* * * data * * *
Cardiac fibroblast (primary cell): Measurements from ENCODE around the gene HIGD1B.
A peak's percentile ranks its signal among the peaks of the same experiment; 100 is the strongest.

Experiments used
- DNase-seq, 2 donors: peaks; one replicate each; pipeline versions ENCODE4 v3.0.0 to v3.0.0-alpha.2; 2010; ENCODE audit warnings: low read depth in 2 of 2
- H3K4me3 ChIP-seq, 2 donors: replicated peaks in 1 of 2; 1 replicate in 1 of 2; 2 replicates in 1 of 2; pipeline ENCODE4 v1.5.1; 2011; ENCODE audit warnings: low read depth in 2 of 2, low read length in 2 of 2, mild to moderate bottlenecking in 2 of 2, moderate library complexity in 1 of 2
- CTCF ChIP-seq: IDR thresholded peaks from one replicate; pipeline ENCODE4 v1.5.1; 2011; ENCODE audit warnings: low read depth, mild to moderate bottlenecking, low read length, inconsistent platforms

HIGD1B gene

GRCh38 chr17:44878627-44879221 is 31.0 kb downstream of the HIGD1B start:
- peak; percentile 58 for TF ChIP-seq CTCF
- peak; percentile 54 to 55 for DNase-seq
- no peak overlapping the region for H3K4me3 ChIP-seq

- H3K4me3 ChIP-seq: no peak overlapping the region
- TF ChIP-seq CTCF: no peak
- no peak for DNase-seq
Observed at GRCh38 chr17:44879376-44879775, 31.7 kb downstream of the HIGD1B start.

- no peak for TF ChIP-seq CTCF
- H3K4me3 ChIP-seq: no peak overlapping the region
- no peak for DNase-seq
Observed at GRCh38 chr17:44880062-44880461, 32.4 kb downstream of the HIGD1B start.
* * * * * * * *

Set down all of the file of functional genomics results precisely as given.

Cardiac fibroblast (primary cell): Measurements from ENCODE around the gene HIGD1B.
A peak's percentile ranks its signal among the peaks of the same experiment; 100 is the strongest.

Experiments used
- DNase-seq, 2 donors: peaks; one replicate each; pipeline versions ENCODE4 v3.0.0 to v3.0.0-alpha.2; 2010; ENCODE audit warnings: low read depth in 2 of 2
- H3K4me3 ChIP-seq, 2 donors: replicated peaks in 1 of 2; 1 replicate in 1 of 2; 2 replicates in 1 of 2; pipeline ENCODE4 v1.5.1; 2011; ENCODE audit warnings: low read depth in 2 of 2, low read length in 2 of 2, mild to moderate bottlenecking in 2 of 2, moderate library complexity in 1 of 2
- CTCF ChIP-seq: IDR thresholded peaks from one replicate; pipeline ENCODE4 v1.5.1; 2011; ENCODE audit warnings: low read depth, mild to moderate bottlenecking, low read length, inconsistent platforms

HIGD1B gene

GRCh38 chr17:44878627-44879221 is 31.0 kb downstream of the HIGD1B start:
- peak; percentile 58 for TF ChIP-seq CTCF
- peak; percentile 54 to 55 for DNase-seq
- no peak overlapping the region for H3K4me3 ChIP-seq

- H3K4me3 ChIP-seq: no peak overlapping the region
- TF ChIP-seq CTCF: no peak
- no peak for DNase-seq
Observed at GRCh38 chr17:44879376-44879775, 31.7 kb downstream of the HIGD1B start.

- no peak for TF ChIP-seq CTCF
- H3K4me3 ChIP-seq: no peak overlapping the region
- no peak for DNase-seq
Observed at GRCh38 chr17:44880062-44880461, 32.4 kb downstream of the HIGD1B start.